CHO/HGPRT mutagenicity assay. II. Genetic basis of 6-thioguanine resistance

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An essential aspect of any attempt to study mutation induction in mammalian cells is the demonstration that genetic alterations are the bases for the altered phenotypes. We have defined reproducible conditions for the selection of 6-thioguanine-resistant (TG/sup r) variants of Chinese hamster ovary (CHO) cells. It is known that many such variants contain altered forms of the enzyme hypoxanthine (Hx)-guanine phosphoribosyl transferase (HGPRT). Our question was whether every variant colony which develops under our conditions has properties consistent with a genetic alteration at the HGPRT locus. We considered other possible mechanisms for the TG resistance such as: (a) colony formation ... continued below

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Pages: 11

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O'; Neill, J P & Hsie, A W January 1, 1979.

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An essential aspect of any attempt to study mutation induction in mammalian cells is the demonstration that genetic alterations are the bases for the altered phenotypes. We have defined reproducible conditions for the selection of 6-thioguanine-resistant (TG/sup r) variants of Chinese hamster ovary (CHO) cells. It is known that many such variants contain altered forms of the enzyme hypoxanthine (Hx)-guanine phosphoribosyl transferase (HGPRT). Our question was whether every variant colony which develops under our conditions has properties consistent with a genetic alteration at the HGPRT locus. We considered other possible mechanisms for the TG resistance such as: (a) colony formation by wild-type cells which have escaped the toxic effects of TG as a result of the death of cells and release of purine bases and metabolites into the medium and/or as the result of depletion of medium TG due to inherent decay and cellular metabolism leading to a loss of selection stringency; (b) phenotypic resistance due to some transient, adaptive response in cellular physiology, such as increased rates of purine biosynthesis; (c) stable resistance as a result of mutations at other loci, such as alterations in TG uptake or alterations which affect intracellular levels of purine nucleotides or PRPP. Our conclusion from these studies is that the TG/sup r/ phenotype which is quantified by use of the CHO/HGPRT system does represent genetic alterations, and that we are performing quantitative mutagenesis is determinations with this system. (PCS)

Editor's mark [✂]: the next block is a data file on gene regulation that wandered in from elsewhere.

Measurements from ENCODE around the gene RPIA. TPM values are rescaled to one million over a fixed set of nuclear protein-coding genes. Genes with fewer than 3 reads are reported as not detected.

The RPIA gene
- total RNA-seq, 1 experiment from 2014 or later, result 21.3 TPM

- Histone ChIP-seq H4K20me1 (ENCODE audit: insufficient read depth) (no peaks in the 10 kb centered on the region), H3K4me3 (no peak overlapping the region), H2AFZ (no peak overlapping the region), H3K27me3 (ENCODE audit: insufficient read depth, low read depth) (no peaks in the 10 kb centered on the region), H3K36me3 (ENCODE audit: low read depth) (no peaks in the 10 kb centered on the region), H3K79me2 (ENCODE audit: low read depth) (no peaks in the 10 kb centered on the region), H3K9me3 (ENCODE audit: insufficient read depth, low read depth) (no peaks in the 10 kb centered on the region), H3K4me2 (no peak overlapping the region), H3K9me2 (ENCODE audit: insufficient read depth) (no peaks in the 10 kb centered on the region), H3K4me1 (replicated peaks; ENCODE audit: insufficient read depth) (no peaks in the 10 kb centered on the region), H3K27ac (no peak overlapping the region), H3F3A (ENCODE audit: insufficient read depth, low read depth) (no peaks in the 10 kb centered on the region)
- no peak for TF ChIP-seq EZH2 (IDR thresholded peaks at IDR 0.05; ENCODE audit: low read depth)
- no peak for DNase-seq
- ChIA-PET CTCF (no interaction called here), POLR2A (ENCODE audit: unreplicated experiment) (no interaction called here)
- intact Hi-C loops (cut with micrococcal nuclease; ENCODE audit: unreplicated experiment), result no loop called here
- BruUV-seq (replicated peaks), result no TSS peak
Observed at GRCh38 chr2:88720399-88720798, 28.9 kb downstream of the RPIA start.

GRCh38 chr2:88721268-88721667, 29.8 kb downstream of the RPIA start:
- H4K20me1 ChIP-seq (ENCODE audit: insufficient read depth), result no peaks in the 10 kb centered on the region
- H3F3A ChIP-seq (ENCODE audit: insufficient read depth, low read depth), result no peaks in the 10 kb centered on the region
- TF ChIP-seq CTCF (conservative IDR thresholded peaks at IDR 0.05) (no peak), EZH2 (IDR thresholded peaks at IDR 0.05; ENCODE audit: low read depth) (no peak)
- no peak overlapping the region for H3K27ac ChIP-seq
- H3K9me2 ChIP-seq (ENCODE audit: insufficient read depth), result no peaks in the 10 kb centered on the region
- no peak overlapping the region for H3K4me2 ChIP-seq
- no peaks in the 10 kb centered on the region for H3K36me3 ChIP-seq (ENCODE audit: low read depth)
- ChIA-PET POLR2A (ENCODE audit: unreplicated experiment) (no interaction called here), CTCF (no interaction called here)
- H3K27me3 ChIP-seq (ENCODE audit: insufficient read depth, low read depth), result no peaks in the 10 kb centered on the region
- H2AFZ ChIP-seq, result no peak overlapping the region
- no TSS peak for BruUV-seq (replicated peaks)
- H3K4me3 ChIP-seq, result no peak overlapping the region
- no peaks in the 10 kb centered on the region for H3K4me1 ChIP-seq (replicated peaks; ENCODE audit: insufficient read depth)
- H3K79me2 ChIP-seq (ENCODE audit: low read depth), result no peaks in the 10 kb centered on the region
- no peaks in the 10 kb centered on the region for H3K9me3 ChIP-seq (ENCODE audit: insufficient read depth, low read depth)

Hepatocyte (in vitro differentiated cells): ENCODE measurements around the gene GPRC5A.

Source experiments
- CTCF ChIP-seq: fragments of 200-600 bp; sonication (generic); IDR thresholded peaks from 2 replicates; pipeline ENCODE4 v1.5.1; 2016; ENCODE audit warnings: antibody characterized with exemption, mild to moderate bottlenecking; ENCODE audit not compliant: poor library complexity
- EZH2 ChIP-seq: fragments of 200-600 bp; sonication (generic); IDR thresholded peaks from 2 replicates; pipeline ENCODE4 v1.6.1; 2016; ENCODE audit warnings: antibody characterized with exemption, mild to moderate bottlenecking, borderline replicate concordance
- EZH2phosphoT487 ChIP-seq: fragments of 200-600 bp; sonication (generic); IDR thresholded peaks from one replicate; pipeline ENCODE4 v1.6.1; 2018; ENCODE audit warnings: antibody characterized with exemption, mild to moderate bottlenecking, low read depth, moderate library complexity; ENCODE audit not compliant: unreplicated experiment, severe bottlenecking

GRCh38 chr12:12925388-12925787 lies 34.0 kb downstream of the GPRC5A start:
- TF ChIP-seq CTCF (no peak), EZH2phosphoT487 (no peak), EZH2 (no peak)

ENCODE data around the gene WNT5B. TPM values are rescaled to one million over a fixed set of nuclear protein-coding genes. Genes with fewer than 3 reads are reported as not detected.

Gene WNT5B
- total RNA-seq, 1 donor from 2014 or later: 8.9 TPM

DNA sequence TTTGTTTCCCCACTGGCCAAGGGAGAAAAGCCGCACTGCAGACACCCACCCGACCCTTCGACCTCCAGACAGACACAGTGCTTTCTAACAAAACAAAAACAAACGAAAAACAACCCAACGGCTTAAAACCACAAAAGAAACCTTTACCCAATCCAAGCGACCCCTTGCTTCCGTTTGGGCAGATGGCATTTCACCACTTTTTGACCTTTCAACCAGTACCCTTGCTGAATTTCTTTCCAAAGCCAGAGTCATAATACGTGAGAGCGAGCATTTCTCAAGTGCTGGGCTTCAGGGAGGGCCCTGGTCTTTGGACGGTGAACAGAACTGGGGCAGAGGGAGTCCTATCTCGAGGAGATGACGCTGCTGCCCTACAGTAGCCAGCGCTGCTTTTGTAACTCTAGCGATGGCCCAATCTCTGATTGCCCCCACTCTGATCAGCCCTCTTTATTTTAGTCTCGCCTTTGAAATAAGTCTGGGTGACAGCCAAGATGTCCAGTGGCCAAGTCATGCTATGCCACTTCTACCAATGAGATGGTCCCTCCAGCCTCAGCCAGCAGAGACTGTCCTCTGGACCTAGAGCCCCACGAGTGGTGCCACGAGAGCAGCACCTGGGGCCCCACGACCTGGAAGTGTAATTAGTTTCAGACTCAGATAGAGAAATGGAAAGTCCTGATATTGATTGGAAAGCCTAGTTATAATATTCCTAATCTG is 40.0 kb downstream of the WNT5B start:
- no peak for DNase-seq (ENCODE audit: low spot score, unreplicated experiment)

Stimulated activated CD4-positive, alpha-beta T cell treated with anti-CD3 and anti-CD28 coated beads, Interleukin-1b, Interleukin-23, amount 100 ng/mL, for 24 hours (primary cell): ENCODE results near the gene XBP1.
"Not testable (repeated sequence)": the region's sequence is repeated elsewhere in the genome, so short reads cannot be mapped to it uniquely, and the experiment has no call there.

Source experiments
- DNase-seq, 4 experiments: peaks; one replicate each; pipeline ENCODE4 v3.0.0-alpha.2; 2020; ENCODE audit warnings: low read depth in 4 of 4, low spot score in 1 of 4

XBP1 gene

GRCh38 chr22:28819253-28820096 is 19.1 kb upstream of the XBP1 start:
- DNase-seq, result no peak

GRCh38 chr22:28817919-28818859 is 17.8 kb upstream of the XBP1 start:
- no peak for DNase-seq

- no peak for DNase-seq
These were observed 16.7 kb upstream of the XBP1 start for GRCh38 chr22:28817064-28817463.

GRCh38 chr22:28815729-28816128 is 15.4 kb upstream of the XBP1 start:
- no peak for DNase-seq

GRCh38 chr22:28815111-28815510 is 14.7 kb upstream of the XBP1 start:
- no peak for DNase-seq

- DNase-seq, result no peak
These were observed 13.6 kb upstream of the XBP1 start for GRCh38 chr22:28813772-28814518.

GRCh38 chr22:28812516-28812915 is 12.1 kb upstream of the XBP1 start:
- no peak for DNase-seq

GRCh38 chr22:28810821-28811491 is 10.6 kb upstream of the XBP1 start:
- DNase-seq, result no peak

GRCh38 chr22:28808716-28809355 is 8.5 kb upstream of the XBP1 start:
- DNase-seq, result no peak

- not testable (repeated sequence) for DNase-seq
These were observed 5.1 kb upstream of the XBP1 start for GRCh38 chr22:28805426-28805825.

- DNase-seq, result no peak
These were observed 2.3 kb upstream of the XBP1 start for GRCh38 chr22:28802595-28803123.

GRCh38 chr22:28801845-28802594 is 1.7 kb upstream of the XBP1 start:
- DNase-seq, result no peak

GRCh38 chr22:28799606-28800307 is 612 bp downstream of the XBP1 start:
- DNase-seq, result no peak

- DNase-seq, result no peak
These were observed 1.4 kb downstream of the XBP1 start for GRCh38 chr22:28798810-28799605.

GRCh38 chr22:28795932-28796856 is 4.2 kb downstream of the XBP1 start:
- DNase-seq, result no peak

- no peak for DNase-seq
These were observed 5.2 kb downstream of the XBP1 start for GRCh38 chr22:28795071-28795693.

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Pages: 11

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Dep. NTIS, PC A02/MF A01.

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  • Cold Spring Harbor symposium on quantitative mammalian cell mutagenesis and mutagen screening, Cold Springs Harbor, NY, USA, 6 May 1979

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  • Report No.: CONF-790537-3
  • Grant Number: W-7405-ENG-26
  • Office of Scientific & Technical Information Report Number: 6031479
  • Archival Resource Key: ark:/67531/metadc1098877

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  • January 1, 1979

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  • Feb. 18, 2018, 3:59 p.m.

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  • May 16, 2018, 1:05 p.m.

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O'; Neill, J P & Hsie, A W. CHO/HGPRT mutagenicity assay. II. Genetic basis of 6-thioguanine resistance, article, January 1, 1979; Tennessee. (digital.library.unt.edu/ark:/67531/metadc1098877/: accessed October 20, 2018), University of North Texas Libraries, Digital Library, digital.library.unt.edu; crediting UNT Libraries Government Documents Department.